For years, doctors have considered chronic pain to be a symptom, a troublesome but unavoidable side-effect of physical injury. Thankfully, this perspective has shifted. Currently affecting roughly 50 million Americans, chronic pain is increasingly being recognized as a medical condition of its own, one that has a major impact on our overall health and wellness.
We think it’s about time for this reappraisal. But doing so suggests we reexamine the topic of chronic pain from the ground up, asking questions like “what is chronic pain?” from a fresh perspective. What’s more, it demands a fresh approach to a challenging medical condition. Is there a link between cannabis and chronic pain treatment?
If you suffer from this potentially debilitating condition, we think you’ll find some truly exciting information in this article. We’ll focus on a few of the most important questions surrounding the use of cannabis for pain, including sharing some promising research on CBD and chronic pain.
Today, a host of clinical studies suggest that cannabis can be a game-changer in the treatment of pain, providing relief from symptoms while reducing our dependence on objectively harmful pharmaceuticals, such as opioids.
But to understand how cannabis and chronic pain interact, we have to understand a bit more about pain itself. Far from there being a single type of pain, researchers now recognize no fewer than three of them:
Although each of these types of pain is different, studies indicate that cannabis may potentially treat all of them. How it does so largely comes down to the topic of cannabinoids.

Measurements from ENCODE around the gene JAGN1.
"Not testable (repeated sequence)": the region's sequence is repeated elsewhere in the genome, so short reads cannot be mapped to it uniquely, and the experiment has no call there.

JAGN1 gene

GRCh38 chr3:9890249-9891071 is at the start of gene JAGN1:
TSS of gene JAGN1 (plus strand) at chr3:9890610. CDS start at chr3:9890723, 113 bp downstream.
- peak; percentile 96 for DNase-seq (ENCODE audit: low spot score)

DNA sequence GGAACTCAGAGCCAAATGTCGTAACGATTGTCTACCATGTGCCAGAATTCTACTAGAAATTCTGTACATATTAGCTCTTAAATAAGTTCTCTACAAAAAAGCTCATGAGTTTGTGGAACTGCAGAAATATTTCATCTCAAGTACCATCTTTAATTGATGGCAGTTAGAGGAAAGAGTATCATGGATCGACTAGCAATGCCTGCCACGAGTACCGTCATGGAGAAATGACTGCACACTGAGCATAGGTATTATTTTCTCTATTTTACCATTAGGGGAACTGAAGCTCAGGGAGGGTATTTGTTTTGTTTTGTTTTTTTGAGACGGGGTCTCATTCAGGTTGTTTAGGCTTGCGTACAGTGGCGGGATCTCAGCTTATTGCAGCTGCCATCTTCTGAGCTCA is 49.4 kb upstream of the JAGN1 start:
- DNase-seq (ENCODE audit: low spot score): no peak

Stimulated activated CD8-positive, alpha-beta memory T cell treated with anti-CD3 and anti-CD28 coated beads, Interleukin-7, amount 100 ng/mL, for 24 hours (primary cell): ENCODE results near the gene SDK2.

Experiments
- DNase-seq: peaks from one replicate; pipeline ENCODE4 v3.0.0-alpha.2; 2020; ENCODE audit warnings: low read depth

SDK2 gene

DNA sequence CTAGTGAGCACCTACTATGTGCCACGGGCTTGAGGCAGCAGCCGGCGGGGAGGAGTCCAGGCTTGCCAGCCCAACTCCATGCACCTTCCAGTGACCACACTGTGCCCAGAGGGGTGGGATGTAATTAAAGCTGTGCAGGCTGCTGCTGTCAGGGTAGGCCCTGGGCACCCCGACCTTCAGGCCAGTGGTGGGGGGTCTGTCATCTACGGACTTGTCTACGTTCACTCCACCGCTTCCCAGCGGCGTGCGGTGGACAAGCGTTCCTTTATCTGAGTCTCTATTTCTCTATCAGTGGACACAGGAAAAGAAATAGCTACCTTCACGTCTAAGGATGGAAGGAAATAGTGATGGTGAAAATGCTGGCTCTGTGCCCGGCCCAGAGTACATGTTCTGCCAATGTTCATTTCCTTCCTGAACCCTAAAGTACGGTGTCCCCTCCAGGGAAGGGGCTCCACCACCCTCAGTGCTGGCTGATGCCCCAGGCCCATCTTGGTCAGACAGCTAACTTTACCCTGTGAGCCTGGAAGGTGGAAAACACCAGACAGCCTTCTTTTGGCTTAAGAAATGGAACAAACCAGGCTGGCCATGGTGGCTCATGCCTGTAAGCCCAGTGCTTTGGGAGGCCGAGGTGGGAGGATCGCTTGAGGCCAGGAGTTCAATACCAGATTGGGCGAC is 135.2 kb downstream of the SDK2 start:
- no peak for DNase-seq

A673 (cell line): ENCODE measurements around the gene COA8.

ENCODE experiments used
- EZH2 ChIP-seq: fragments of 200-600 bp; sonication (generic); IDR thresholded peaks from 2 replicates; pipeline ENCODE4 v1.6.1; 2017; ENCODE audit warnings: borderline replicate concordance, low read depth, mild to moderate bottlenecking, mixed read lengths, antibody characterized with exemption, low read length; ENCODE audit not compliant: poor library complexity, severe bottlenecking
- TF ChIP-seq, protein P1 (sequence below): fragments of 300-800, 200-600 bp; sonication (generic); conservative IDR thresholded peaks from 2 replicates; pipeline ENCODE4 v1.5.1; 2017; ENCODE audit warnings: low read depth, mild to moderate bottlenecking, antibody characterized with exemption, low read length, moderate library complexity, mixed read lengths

Cannabinoids are all-natural compounds that exert various effects on the body. You’re probably familiar with THC, which is the cannabinoid responsible for the cannabis plant’s intoxication as well as its ability to help suppress inflammatory pain.
The second most prevalent cannabinoid is CBD. While it doesn’t impart a “high,” it has been linked to several important effects, including the ability to reduce inflammation. Knowing what we know about pain, here are some ways in which using cannabis products containing various ratios of THC and CBD might work.
We’re excited by the possibility that cannabis may offer sustainable relief from chronic pain. But we also want to use this opportunity to point out a special characteristic of cannabis medicine: Cannabis is biphasic, meaning that its effects change depending on the dosage you ingest.
While it may seem counterintuitive, research indicates that the majority of people experience greater relief from pain and other symptoms by using less cannabis, not more. That’s why we always suggest you use the least amount of cannabis needed to achieve your desired results. While it may take you slightly longer to find your ideal dosage, once you do, you can expect gentler, more effective, and more sustainable results.